By Laksiri Fernando –
World University Service (WUS) is celebrating its centennial in May 2020 in Vienna, organized by WUS Austria, WUS Germany, WUS Canada and WUS Alumni. The central theme of the conference is ‘Human Right to Quality Education for All’ also reflecting on WUS history, and the experiences of Alumni among other related matters. The importance of the theme is not limited to WUS community or committees, but to people at large in all countries from school teachers to university academics, from all students to education administrators, and from educational planners to civil society activists.
Importance of the Conference
The theme of the conference also related to and based on the UN declared Sustainable Development Goals (SDGs) in 2015, and more particularly on SDG4 on the Right to Quality Education with the objective of achieving it by 2030. But even after five years, many of the interim targets are not achieved by countries or lagging behind. The concepts, the purposes and objectives are also not properly understood or explained, and most importantly the mechanisms and necessary resources are not identified or utilized. Only ten years are left for the final targeted year.
Thus is the importance of the conference to possibly accelerate the process by motivating the policy planners and policy makers both at the international and national levels, and educate the people and particularly the children and youth on their universal human right to quality education. The conference is also a determination on the part of WUS community, committees and Alumni to make their own contributions to enhance the human right to quality education through projects, scholarships, activities and advocacy. In this respect, WUS aspires and intends to work with other international and national civil society organizations and call for all countries, the UN and donor organizations to support these efforts in the coming future.
The World University Service has always been a voluntary organization of academics, students and university administrators with the commitment to serve the society and people, particularly the poor, the vulnerable and the discriminated, while defending academic freedom and autonomy of universities and other higher educational institutions. WUS has always appreciated the contributions and funding from members, committees and donor agencies to undertake projects, activities, scholarships and advocacy. WUS is open to other likeminded civil society activists, and has always been working in cooperation with organizations with the objectives of justice, peace, reconciliation, anti-discrimination, solidarity, cooperation and human rights.
Some Lessons from History
Initiated by a group of academics and social workers led by Ruth Rouse in 1920 affiliated with the World Student Christian Federation (WSCF), aftermath of the First World War, the initial organization was named as the European Student Relief (ESR). In 1925, it was renamed as the International Student Relief (ISR) to reflect the international scope of its activities, and it is the same organization which become reorganized as the World University Service in 1950. By this time, the organization wanted to highlight the role of the university and academic communities (teachers, students and administrators) in society and particularly progressive social change. Since then WUS has pursued a strong advocacy role, as it is doing today, in respect of human rights, academic freedom and quality education and many other relevant social issues.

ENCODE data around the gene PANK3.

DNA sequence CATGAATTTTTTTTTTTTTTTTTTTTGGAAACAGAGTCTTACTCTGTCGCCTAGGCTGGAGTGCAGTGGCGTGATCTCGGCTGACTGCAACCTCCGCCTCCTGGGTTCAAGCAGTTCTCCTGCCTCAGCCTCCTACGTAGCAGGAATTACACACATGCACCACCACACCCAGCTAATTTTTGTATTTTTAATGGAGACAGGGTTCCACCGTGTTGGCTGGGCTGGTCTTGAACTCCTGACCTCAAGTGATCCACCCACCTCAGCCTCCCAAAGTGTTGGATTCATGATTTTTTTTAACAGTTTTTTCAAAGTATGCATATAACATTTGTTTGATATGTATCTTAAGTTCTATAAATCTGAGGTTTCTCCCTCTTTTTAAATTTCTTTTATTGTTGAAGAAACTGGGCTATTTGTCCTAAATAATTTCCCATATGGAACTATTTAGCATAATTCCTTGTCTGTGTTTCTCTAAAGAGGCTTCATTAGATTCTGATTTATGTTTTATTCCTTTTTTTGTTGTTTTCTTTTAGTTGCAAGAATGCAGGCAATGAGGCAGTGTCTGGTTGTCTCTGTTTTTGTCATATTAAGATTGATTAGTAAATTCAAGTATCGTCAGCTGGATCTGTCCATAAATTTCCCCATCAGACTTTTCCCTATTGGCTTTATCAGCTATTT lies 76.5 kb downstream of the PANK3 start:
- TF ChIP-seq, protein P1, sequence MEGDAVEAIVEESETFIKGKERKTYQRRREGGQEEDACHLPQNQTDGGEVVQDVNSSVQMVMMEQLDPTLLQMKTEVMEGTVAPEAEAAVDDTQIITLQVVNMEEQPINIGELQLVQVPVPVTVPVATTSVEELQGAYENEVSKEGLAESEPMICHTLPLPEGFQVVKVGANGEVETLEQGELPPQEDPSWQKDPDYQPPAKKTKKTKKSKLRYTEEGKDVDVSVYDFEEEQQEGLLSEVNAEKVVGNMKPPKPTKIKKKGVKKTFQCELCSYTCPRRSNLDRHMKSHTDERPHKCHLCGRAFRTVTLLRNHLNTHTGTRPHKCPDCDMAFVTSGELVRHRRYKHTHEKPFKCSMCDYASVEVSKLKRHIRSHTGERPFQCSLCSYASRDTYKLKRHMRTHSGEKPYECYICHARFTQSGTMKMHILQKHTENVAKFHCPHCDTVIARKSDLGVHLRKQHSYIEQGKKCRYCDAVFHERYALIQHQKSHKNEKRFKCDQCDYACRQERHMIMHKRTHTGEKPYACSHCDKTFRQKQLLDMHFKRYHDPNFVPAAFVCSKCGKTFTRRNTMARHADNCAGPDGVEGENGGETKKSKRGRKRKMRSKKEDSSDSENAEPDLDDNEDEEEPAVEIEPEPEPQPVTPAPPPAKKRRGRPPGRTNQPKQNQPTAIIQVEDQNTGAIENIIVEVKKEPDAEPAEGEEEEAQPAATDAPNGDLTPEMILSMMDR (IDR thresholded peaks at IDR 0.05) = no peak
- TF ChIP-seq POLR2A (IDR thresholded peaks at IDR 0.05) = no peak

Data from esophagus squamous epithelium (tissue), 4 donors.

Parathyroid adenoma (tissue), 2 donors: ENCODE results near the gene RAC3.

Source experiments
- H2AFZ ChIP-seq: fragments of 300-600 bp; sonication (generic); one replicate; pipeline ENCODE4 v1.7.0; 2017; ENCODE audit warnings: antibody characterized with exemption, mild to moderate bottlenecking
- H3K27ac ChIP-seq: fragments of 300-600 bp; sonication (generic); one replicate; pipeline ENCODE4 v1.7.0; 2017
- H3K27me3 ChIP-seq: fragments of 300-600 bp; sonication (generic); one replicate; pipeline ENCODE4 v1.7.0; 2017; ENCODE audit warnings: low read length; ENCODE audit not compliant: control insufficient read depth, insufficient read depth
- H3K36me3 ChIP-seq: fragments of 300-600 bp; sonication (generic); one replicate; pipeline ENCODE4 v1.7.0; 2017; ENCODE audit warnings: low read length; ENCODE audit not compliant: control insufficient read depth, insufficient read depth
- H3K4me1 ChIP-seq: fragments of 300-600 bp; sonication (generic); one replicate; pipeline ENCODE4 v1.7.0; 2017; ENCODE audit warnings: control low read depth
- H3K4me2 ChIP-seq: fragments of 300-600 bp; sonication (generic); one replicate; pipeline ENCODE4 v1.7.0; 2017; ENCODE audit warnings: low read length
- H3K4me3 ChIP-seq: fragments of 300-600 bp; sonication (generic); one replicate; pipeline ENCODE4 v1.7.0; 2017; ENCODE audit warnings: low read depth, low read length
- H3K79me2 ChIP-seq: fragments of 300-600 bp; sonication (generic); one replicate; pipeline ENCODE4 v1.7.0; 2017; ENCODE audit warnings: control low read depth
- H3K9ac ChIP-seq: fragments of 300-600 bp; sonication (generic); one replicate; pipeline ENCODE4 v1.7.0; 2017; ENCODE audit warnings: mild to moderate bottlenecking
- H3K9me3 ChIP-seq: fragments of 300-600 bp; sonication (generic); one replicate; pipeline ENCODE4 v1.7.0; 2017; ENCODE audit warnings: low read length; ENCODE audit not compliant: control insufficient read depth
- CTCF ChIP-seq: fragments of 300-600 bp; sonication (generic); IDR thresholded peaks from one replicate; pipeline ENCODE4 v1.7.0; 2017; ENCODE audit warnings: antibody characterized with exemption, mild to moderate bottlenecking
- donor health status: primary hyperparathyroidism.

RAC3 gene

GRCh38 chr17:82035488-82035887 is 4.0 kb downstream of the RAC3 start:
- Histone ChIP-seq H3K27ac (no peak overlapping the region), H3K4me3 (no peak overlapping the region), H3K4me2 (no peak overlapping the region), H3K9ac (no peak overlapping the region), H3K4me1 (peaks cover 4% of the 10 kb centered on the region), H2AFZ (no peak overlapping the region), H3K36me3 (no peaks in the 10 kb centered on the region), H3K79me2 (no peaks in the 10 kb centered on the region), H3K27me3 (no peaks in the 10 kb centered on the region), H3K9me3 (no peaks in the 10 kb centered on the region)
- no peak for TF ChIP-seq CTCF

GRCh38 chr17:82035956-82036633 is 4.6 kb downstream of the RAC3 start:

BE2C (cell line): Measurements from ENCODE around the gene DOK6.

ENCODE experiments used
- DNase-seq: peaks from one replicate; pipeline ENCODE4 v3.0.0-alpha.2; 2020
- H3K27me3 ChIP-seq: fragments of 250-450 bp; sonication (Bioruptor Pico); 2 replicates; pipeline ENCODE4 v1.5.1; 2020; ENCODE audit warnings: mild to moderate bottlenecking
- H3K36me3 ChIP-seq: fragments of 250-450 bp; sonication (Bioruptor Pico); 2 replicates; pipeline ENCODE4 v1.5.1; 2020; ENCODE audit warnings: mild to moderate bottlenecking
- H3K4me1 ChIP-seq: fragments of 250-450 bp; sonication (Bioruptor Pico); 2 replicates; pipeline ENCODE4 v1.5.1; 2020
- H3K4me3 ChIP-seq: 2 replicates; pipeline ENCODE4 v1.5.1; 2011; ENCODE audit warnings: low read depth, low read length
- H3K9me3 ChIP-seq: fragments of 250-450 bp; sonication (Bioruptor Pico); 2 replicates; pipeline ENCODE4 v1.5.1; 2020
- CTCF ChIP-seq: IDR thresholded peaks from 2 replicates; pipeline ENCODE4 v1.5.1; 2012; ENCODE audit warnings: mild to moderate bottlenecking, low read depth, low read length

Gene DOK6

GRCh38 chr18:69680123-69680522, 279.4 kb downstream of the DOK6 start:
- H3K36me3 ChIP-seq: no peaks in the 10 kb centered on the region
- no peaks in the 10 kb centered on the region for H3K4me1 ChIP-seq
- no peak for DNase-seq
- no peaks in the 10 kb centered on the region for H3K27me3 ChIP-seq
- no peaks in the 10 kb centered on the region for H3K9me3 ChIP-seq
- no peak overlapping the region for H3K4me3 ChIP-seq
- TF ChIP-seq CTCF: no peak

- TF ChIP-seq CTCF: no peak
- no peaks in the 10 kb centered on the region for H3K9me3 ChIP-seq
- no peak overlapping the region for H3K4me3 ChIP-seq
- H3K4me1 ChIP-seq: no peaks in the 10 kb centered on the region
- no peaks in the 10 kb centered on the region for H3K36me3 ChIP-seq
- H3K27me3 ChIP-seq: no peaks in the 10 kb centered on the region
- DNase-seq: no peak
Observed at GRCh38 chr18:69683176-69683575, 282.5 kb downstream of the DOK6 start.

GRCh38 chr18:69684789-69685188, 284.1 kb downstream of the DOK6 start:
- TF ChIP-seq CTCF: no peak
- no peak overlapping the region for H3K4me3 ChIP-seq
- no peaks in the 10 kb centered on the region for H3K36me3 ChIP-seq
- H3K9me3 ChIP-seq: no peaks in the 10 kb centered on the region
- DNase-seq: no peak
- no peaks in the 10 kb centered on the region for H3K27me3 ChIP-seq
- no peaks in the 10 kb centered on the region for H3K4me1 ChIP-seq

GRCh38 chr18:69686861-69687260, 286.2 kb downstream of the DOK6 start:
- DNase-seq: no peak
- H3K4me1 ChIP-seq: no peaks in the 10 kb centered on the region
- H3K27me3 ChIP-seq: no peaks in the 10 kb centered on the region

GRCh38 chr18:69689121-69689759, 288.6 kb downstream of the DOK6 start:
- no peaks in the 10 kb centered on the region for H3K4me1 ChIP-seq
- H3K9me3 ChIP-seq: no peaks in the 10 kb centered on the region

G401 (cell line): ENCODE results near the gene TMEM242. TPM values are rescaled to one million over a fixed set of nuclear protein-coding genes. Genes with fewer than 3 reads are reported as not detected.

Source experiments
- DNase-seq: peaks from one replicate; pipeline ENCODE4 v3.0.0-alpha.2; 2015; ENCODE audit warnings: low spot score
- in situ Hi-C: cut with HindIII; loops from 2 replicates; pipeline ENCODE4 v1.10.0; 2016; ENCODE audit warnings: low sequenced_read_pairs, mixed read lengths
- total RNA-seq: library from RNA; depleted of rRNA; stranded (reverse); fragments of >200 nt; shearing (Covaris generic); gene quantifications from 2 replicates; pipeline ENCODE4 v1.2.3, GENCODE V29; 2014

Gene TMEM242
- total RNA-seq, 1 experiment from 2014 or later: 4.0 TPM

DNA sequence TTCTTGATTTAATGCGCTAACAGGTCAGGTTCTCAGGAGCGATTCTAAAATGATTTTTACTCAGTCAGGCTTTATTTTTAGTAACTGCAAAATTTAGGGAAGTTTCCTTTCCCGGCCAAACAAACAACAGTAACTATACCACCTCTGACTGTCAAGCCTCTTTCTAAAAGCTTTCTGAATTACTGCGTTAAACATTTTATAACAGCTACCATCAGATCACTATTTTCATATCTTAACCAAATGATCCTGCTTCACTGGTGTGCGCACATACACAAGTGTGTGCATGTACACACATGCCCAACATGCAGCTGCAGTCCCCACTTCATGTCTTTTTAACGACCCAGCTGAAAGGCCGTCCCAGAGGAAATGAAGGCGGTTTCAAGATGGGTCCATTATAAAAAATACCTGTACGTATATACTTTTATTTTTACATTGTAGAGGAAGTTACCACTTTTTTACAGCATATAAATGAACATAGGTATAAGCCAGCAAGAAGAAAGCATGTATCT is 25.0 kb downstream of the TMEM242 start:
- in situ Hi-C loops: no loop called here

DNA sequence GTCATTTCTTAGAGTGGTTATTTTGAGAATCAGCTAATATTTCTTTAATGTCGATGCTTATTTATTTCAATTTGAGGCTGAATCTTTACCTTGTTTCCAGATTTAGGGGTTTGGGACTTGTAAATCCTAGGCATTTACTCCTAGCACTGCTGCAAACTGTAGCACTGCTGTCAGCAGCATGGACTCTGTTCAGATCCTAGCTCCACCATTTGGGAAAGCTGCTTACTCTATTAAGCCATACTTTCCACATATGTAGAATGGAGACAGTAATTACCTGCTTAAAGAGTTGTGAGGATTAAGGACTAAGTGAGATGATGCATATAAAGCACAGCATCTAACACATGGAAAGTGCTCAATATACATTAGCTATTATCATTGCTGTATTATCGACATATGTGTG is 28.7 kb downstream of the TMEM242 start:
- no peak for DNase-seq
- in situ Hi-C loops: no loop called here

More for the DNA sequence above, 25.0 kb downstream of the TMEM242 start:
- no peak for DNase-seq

Further going back to the origins, the reason for the new organization in 1920 was not only to address the pressing humanitarian needs of students affected by the war in food, clothing, books, housing, health etc. but also to address them and assist the students irrespective of their religion or non-religion (Christian, Jewish, Islamic, Atheist), ideological affiliations (communists, liberals, anti-communists), country of origin or ethnicity/race. However, there was a particular attention to disadvantaged or discriminated sections of the society like women and the poor. In this sense, ESR or WUS was the first human rights organization in the world in a practical sense.
Those students who were assisted by ESR, particularly in Central and Eastern Europe, not neglecting Asia Minor, were virtually refugees. It is ironic that WUS celebrating its centennial today at a time where there is a similar or a larger refugee crisis in Europe and other parts of the world. Therefore more action is called for on those lines and other related matters such as conflict resolution, peace and international cooperation.
Resurrecting WUS International
This article is only an introduction to the Conference Platform published by the organizers, explaining the conference theme and its rationale, the draft agenda, and giving contact details and other information, which is copied at the end of this article. As any other organisation, WUS has been going through very many trials and tribulations, ups and downs and controversial periods. However it has always survived, fought back and became resurrected. Last two decades have not been quite promising particularly to WUS International while some national committees have survived and even thrived as can be seen from the organizing committees.